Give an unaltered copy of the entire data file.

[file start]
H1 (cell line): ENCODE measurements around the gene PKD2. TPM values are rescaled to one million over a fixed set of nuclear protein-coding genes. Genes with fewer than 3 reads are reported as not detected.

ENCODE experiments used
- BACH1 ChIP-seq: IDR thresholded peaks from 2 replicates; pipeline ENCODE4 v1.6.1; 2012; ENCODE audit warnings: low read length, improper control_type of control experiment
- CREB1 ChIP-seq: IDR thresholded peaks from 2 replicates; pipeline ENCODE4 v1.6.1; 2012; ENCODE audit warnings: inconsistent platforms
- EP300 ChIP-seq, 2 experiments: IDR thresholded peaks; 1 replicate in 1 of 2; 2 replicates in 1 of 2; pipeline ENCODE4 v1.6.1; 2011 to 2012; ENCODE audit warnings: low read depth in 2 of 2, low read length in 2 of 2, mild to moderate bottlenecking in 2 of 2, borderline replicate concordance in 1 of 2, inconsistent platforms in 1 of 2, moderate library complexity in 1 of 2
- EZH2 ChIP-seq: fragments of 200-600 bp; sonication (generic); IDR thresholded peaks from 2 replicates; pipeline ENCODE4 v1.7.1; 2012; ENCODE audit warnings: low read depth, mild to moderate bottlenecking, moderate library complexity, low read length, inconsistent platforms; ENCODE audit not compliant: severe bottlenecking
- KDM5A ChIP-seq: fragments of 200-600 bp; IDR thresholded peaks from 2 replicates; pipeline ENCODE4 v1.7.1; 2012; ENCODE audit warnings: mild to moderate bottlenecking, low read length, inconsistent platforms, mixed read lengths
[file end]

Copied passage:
H1 (cell line): ENCODE measurements around the gene PKD2. TPM values are rescaled to one million over a fixed set of nuclear protein-coding genes. Genes with fewer than 3 reads are reported as not detected.

ENCODE experiments used
- BACH1 ChIP-seq: IDR thresholded peaks from 2 replicates; pipeline ENCODE4 v1.6.1; 2012; ENCODE audit warnings: low read length, improper control_type of control experiment
- CREB1 ChIP-seq: IDR thresholded peaks from 2 replicates; pipeline ENCODE4 v1.6.1; 2012; ENCODE audit warnings: inconsistent platforms
- EP300 ChIP-seq, 2 experiments: IDR thresholded peaks; 1 replicate in 1 of 2; 2 replicates in 1 of 2; pipeline ENCODE4 v1.6.1; 2011 to 2012; ENCODE audit warnings: low read depth in 2 of 2, low read length in 2 of 2, mild to moderate bottlenecking in 2 of 2, borderline replicate concordance in 1 of 2, inconsistent platforms in 1 of 2, moderate library complexity in 1 of 2
- EZH2 ChIP-seq: fragments of 200-600 bp; sonication (generic); IDR thresholded peaks from 2 replicates; pipeline ENCODE4 v1.7.1; 2012; ENCODE audit warnings: low read depth, mild to moderate bottlenecking, moderate library complexity, low read length, inconsistent platforms; ENCODE audit not compliant: severe bottlenecking
- KDM5A ChIP-seq: fragments of 200-600 bp; IDR thresholded peaks from 2 replicates; pipeline ENCODE4 v1.7.1; 2012; ENCODE audit warnings: mild to moderate bottlenecking, low read length, inconsistent platforms, mixed read lengths